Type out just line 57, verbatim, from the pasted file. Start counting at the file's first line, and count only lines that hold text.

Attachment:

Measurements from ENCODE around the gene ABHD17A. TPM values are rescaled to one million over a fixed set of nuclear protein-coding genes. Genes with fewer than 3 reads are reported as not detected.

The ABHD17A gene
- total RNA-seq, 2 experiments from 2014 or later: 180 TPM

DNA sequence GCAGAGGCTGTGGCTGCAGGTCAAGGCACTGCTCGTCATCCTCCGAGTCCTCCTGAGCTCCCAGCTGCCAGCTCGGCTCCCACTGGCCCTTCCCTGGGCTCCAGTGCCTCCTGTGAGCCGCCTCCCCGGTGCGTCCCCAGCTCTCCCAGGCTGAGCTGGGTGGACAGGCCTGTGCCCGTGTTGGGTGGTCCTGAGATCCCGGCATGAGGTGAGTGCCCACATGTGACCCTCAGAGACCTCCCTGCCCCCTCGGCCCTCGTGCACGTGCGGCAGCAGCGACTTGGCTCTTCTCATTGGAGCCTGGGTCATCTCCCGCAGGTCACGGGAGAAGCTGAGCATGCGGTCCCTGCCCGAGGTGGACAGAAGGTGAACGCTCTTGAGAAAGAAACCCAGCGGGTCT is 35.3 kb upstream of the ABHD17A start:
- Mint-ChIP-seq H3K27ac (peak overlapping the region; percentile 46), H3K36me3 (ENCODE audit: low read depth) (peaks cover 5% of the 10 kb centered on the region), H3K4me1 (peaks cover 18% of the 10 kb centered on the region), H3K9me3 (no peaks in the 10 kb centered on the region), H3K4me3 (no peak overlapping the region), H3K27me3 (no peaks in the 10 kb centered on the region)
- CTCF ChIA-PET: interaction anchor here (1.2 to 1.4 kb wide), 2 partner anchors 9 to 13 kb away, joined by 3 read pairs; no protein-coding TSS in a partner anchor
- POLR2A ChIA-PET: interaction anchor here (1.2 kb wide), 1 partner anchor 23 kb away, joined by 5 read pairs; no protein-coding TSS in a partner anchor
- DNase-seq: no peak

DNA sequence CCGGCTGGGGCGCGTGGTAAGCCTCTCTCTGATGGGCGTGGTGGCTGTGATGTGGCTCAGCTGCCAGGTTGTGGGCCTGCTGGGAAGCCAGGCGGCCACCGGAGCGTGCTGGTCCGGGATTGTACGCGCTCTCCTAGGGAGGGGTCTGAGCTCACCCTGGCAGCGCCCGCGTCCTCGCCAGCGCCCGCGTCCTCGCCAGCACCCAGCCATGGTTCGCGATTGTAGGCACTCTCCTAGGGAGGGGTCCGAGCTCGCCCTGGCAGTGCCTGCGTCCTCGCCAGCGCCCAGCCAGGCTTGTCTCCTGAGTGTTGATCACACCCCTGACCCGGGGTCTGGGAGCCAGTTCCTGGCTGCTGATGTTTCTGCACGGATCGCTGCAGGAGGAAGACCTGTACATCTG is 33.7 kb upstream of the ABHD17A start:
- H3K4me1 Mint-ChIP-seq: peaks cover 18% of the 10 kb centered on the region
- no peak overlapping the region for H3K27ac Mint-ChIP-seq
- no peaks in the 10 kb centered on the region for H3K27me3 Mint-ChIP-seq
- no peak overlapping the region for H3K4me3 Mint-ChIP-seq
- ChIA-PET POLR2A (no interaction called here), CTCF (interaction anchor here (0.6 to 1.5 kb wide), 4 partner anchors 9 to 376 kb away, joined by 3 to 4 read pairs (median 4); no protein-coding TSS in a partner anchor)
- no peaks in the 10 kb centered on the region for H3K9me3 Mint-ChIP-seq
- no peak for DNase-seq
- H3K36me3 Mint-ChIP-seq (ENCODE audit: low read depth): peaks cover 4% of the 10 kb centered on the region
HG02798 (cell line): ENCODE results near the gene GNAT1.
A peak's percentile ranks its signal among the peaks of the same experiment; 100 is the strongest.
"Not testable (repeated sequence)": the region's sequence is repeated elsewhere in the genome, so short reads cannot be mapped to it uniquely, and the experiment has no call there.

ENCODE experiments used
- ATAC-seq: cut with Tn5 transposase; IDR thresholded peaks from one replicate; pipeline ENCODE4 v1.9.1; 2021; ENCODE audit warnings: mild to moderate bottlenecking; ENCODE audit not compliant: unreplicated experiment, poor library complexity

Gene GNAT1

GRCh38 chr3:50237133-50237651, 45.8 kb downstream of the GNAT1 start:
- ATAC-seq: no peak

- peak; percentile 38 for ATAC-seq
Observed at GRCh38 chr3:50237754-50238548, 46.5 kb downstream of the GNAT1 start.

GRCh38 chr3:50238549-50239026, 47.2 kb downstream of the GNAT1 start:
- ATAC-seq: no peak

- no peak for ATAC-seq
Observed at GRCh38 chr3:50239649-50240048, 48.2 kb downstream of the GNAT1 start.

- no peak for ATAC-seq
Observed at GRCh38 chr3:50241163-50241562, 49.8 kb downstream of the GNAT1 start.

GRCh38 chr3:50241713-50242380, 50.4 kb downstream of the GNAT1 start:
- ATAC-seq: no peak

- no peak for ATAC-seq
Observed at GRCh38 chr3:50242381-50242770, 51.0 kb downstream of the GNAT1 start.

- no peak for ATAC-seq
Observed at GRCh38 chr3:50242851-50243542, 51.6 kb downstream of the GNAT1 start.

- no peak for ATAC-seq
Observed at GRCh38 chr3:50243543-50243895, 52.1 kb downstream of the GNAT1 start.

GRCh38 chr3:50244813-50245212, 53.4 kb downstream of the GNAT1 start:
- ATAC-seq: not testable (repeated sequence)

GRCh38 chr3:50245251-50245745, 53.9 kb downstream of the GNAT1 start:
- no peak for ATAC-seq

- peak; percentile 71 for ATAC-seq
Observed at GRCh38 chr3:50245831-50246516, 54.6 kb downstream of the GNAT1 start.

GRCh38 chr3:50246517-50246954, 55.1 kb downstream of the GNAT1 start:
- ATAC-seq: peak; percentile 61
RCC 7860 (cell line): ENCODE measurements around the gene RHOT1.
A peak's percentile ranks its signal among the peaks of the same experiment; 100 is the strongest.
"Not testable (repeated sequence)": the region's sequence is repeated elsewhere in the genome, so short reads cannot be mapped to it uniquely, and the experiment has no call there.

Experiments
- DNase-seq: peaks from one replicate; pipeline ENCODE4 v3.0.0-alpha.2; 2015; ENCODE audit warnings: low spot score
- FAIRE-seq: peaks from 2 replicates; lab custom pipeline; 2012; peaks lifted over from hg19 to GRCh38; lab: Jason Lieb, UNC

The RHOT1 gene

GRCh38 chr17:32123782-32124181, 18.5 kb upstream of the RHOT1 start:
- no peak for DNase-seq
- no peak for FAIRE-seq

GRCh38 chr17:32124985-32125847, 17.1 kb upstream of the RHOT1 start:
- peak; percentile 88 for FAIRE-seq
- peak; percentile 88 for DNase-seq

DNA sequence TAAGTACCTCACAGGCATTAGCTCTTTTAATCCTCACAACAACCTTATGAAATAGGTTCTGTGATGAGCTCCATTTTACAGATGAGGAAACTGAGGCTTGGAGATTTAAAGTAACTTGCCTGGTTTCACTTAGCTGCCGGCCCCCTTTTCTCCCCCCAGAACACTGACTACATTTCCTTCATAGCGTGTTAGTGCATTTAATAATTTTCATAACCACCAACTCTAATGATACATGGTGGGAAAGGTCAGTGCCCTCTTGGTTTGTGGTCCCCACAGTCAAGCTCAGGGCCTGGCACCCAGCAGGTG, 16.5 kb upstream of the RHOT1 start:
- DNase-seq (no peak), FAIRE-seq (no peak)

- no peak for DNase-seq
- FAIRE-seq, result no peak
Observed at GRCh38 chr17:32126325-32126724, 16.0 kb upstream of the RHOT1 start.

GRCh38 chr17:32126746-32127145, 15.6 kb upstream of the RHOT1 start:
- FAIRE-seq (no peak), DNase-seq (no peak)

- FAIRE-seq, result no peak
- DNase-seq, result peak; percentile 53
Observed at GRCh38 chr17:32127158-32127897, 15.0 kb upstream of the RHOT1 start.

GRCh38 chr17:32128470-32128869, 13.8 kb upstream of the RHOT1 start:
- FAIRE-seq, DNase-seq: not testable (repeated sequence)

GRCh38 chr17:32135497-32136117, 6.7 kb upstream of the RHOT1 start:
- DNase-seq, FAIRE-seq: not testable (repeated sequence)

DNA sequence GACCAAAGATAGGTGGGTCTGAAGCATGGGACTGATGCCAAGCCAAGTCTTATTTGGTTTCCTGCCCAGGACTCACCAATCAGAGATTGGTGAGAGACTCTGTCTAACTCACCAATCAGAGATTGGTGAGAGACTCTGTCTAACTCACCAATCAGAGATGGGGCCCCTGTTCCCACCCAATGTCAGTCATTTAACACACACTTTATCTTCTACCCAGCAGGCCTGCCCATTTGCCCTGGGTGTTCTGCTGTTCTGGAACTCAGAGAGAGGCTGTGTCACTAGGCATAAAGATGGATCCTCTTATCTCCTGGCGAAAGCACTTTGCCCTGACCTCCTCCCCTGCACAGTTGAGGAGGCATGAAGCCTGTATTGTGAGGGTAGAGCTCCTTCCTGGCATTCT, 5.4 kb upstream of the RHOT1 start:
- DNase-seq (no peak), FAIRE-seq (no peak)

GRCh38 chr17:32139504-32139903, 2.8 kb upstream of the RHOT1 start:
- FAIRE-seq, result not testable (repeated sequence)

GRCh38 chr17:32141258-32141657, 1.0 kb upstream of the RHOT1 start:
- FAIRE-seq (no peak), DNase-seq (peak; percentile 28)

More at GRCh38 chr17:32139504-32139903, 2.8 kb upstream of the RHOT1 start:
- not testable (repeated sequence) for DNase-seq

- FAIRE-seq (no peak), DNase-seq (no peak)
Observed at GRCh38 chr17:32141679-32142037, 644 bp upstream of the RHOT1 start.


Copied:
GRCh38 chr17:32123782-32124181, 18.5 kb upstream of the RHOT1 start: